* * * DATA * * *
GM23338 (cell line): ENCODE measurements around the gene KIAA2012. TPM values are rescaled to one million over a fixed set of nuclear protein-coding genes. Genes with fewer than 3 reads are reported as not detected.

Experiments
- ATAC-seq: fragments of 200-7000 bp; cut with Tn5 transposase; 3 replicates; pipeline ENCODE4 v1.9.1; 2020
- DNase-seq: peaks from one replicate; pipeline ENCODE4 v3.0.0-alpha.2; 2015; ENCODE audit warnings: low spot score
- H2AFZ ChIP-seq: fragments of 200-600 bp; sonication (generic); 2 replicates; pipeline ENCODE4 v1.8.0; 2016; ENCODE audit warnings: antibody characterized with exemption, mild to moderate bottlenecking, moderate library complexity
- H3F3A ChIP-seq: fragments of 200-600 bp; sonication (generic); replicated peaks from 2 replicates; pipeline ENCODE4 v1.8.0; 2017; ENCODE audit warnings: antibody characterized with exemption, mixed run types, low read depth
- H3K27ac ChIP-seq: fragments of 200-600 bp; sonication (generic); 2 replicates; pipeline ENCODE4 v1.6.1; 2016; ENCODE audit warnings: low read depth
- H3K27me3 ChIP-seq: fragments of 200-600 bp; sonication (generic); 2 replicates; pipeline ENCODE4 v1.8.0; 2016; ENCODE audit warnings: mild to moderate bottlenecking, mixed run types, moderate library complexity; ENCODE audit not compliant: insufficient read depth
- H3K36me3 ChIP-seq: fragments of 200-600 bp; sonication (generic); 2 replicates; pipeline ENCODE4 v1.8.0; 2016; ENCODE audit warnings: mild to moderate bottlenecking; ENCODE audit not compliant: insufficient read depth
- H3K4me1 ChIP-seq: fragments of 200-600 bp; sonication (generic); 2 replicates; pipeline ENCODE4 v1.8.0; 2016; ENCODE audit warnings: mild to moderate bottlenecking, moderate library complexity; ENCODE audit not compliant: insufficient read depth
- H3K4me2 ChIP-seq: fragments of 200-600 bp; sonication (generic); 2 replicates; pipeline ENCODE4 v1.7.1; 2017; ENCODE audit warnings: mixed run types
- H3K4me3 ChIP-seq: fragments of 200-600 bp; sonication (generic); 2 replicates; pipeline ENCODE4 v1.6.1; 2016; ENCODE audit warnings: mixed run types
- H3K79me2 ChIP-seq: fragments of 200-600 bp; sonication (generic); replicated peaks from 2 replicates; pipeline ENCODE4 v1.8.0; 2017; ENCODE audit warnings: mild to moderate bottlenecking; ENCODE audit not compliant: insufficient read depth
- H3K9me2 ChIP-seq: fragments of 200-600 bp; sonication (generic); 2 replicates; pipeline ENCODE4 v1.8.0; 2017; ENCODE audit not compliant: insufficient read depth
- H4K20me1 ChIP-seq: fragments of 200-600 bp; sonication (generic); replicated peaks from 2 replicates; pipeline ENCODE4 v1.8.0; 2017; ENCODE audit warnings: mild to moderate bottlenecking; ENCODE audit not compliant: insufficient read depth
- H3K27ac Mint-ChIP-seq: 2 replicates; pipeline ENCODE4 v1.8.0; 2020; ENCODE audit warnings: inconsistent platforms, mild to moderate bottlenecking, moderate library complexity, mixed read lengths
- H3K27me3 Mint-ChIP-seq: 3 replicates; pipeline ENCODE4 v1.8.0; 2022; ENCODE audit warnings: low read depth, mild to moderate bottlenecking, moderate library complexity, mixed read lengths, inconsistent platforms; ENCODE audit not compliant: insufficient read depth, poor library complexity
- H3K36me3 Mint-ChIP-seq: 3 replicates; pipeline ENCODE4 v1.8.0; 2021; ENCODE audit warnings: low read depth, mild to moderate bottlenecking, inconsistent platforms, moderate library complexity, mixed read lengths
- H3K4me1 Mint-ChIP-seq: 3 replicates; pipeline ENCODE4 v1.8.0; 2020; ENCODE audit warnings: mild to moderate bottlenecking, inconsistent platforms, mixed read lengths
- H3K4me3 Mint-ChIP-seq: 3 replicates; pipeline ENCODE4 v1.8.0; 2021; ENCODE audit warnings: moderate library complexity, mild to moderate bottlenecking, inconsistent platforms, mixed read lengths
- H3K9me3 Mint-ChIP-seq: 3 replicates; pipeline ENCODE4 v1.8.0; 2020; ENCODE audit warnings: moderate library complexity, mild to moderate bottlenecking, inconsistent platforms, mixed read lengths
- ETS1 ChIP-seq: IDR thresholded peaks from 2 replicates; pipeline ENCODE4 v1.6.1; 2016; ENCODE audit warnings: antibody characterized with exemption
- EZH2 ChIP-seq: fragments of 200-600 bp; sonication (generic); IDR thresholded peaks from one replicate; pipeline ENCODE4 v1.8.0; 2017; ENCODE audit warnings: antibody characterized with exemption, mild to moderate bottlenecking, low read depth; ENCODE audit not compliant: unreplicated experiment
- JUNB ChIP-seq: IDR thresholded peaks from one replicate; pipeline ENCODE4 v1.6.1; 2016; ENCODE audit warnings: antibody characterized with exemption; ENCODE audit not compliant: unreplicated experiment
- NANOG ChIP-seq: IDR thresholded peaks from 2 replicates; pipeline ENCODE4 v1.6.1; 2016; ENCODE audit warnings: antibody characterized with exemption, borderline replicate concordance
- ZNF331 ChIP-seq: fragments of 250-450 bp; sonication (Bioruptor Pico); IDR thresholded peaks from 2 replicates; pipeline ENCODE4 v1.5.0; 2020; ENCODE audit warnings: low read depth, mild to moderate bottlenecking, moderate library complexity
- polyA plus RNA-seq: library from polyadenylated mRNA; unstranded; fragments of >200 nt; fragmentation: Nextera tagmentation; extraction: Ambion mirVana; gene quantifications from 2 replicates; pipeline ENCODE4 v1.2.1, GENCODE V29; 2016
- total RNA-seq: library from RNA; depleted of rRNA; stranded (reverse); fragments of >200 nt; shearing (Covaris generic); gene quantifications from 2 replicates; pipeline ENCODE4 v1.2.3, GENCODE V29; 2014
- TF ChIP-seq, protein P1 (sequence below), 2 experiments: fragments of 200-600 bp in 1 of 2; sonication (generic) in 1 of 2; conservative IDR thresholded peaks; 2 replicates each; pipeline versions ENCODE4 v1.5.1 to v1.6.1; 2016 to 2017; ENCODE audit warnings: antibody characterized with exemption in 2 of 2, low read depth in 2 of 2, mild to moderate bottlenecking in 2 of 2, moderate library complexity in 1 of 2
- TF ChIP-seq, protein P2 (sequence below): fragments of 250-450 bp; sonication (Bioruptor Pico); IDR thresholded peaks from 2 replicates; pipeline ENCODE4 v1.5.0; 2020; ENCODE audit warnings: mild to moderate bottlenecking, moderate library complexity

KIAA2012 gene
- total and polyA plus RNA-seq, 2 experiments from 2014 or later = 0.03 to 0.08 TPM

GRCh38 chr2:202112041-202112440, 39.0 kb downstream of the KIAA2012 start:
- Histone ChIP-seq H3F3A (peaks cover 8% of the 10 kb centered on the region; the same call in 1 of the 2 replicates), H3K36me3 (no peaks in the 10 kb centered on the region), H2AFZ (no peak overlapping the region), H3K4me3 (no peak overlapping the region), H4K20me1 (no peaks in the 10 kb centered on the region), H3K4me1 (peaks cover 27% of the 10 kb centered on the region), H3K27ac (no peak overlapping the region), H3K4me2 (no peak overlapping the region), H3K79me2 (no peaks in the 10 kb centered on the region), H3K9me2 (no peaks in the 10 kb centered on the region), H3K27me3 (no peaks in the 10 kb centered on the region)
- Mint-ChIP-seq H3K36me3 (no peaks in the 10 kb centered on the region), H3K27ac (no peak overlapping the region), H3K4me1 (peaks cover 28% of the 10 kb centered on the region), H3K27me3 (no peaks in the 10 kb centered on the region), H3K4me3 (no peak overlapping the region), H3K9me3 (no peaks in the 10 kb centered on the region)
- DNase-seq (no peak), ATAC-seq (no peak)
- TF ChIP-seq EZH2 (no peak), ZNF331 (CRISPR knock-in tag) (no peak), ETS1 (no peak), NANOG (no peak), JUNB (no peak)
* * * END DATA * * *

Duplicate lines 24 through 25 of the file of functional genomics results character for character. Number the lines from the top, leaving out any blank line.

- JUNB ChIP-seq: IDR thresholded peaks from one replicate; pipeline ENCODE4 v1.6.1; 2016; ENCODE audit warnings: antibody characterized with exemption; ENCODE audit not compliant: unreplicated experiment
- NANOG ChIP-seq: IDR thresholded peaks from 2 replicates; pipeline ENCODE4 v1.6.1; 2016; ENCODE audit warnings: antibody characterized with exemption, borderline replicate concordance